Like the Chicago Symphony Orchestra, the opera company now holds the cash from thousands of ticket purchases for canceled events. Both institutions will present their patrons with the same three options: leave that expenditure on account and apply it to a future performance, consider it a donation or request a refund.

Everyone at the CSO will continue to be paid. “We decided that very quickly,” said president Jeff Alexander.

CSO president Jeff Alexander said the orchestra will basically approach its corporate concert sponsors with similar choices. Donate the funds already dedicated to underwriting specific concerts that are now canceled or reassign that sponsorship to a future event.

“Most of our donors are experienced and take the long view,” Alexander said. “But much can depend on how the stock market goes. History shows that even when the stock market makes a big drop, it will come back up.”

Alexander noted that the CSO’s cessation of activities will encompass 29 concerts at Orchestra Hall plus another 50 performances at Chicago area schools and community centers during the mandated shutdown of 30 days. During that hiatus, the musicians and administrative staff will continued to be paid. “We decided that very quickly,” Alexander said. As for what comes next, the CSO’s chief executive said it’s strictly wait and see: “When we get the all-clear to open our doors, we will resume giving concerts.”

Meanwhile, Chicago Symphony enthusiasts can still hear the orchestra streamed in its CSO Broadcast Series of archived concert recordings.

Late in the day March 14, CSO music director Riccardo Muti issued the following statement from his home in Ravenna, Italy, a country that has been under general lockdown for several days:

To the citizens of Chicago, to the wonderful audience of the Chicago Symphony Orchestra and to the audience of all the cultural institutions in the city:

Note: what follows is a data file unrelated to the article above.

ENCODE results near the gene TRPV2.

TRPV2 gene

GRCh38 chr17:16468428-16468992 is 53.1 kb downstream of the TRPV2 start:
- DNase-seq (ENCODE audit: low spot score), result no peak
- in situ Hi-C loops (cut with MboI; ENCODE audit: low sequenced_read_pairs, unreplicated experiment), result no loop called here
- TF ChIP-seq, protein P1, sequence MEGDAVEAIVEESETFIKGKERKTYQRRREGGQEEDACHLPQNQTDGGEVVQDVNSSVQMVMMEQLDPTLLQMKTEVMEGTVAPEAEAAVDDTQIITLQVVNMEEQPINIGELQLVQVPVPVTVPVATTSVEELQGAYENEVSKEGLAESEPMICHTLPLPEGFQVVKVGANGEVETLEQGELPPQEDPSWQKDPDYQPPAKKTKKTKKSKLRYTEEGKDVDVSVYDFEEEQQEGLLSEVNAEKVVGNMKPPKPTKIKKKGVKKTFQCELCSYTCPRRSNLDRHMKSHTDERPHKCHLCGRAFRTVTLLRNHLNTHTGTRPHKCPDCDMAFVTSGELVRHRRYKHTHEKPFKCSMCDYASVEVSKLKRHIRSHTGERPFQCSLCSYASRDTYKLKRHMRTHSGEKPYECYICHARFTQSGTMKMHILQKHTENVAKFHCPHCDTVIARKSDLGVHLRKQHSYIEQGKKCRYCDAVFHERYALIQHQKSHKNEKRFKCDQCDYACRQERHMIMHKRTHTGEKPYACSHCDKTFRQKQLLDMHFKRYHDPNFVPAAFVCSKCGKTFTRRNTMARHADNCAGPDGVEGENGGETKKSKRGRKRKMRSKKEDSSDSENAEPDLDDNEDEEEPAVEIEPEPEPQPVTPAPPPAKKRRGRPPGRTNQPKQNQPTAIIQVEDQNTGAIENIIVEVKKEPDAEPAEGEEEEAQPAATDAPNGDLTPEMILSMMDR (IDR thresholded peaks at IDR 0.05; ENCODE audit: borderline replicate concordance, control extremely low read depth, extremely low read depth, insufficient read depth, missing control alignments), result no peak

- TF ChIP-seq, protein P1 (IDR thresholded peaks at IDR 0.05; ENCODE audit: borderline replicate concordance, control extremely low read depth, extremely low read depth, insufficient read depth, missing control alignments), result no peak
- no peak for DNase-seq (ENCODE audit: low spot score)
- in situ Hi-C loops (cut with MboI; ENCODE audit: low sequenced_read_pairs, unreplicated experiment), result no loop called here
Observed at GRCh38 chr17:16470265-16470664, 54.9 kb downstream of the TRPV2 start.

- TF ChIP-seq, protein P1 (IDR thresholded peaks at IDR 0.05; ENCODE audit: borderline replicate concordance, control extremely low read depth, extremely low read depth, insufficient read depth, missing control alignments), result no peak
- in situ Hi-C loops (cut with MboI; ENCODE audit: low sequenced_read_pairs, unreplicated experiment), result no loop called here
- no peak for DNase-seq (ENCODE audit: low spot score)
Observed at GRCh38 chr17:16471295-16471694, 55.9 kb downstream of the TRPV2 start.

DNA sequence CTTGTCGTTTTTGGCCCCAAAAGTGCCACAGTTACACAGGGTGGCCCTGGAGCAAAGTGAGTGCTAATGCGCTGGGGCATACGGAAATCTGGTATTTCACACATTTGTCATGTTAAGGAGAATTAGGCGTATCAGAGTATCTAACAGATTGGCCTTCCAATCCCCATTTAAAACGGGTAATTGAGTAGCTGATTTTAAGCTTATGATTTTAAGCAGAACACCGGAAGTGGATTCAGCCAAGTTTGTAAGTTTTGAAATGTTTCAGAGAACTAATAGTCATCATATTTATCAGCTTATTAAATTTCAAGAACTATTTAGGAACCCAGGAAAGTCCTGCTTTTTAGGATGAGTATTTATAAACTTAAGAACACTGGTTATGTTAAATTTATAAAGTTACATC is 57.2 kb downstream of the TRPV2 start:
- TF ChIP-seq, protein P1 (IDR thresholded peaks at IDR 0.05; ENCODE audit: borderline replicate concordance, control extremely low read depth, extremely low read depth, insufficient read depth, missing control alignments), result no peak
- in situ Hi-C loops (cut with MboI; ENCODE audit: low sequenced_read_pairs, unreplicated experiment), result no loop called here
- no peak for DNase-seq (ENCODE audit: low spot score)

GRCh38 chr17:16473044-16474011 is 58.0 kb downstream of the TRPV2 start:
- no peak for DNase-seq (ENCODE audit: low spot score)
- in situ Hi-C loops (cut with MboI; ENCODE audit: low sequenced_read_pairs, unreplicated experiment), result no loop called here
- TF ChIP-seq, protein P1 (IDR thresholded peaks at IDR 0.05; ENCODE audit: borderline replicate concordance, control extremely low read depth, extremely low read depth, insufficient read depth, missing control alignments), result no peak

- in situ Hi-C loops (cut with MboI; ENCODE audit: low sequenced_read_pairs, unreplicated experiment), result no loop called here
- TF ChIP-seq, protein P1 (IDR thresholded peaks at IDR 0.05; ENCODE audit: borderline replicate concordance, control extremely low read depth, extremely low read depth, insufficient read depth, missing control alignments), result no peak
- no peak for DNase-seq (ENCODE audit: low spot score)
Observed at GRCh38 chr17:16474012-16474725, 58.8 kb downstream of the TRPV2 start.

“My thoughts are with you, who, as all of us in Italy and most of Europe, are living through this time without the spiritual food of culture in general and of music in particular. I am certain that we will get through this difficult time, and my wish is that all the citizens of Chicago and  our audiences remain optimistic. My thoughts and those of my fellow Italians are with you, remembering that we are all brothers and sisters.”

Muti is next scheduled to appear with the CSO at Orchestra Hall for concerts beginning April 23.

Theater buffs saw their favorite haunts shuttered in rapid succession on March 13. The announcements of darkened houses came in a steady stream throughout the day. High-profile venues like Goodman and storefronts like Shattered Globe joined a heavy-hearted parade of closures that truncated current shows and precluded productions on deck.

The crowds and the shows were gone from Chicago’s vital theater scene.

TimeLine Theatre’s press release declaring the mid-run termination of james ljames’ “Kill Move Paradise” might have been a template for proclamations coming from companies across the city: “We are following suit with other organizations and canceling all remaining performances. While much in the news is about restricting gatherings at venues (and) events of 250 people or more, we are focused on doing everything we can to support the health and safety of all of our patrons. We feel we have an obligation to public health and to our audiences, staff, and artists to take this step.”

And then, this: “We will continue to monitor any developments with the COVID-19 pandemic and should any developments affect future production dates, we will let you know.”

But on Friday the 13th, nobody knew when this blackout would be lifted – when we will hear, as the CSO’s Jeff Alexander put it, the all-clear.